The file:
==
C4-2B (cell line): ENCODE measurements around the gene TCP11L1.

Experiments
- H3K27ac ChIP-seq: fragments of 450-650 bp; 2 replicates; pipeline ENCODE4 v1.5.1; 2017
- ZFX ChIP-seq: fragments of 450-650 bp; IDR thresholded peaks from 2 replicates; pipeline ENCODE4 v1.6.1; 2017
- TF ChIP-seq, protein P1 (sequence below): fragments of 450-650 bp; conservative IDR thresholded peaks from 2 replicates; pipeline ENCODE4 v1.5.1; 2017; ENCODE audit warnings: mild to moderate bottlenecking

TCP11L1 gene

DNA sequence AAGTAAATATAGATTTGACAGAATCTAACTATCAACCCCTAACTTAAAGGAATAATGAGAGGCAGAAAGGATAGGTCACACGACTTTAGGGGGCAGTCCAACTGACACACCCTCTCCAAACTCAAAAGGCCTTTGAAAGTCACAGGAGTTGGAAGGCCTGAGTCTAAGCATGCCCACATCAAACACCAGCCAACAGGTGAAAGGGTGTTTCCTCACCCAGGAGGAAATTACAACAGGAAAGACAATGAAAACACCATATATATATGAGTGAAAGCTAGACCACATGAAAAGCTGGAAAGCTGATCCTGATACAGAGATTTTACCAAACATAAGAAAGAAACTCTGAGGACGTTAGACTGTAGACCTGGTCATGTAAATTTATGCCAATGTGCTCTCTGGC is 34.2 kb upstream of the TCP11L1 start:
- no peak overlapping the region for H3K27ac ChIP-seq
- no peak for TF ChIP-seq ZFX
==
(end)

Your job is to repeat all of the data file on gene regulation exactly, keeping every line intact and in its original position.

C4-2B (cell line): ENCODE measurements around the gene TCP11L1.

Experiments
- H3K27ac ChIP-seq: fragments of 450-650 bp; 2 replicates; pipeline ENCODE4 v1.5.1; 2017
- ZFX ChIP-seq: fragments of 450-650 bp; IDR thresholded peaks from 2 replicates; pipeline ENCODE4 v1.6.1; 2017
- TF ChIP-seq, protein P1 (sequence below): fragments of 450-650 bp; conservative IDR thresholded peaks from 2 replicates; pipeline ENCODE4 v1.5.1; 2017; ENCODE audit warnings: mild to moderate bottlenecking

TCP11L1 gene

DNA sequence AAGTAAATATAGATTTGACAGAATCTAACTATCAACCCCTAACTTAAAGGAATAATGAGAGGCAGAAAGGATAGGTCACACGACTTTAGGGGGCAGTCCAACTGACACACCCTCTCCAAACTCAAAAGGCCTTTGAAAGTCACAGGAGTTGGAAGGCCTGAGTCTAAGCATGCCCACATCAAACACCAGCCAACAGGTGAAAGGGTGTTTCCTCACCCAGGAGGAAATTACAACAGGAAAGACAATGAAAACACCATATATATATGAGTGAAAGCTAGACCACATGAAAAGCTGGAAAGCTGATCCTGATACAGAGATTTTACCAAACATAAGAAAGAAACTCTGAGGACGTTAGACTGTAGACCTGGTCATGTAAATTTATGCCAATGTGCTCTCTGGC is 34.2 kb upstream of the TCP11L1 start:
- no peak overlapping the region for H3K27ac ChIP-seq
- no peak for TF ChIP-seq ZFX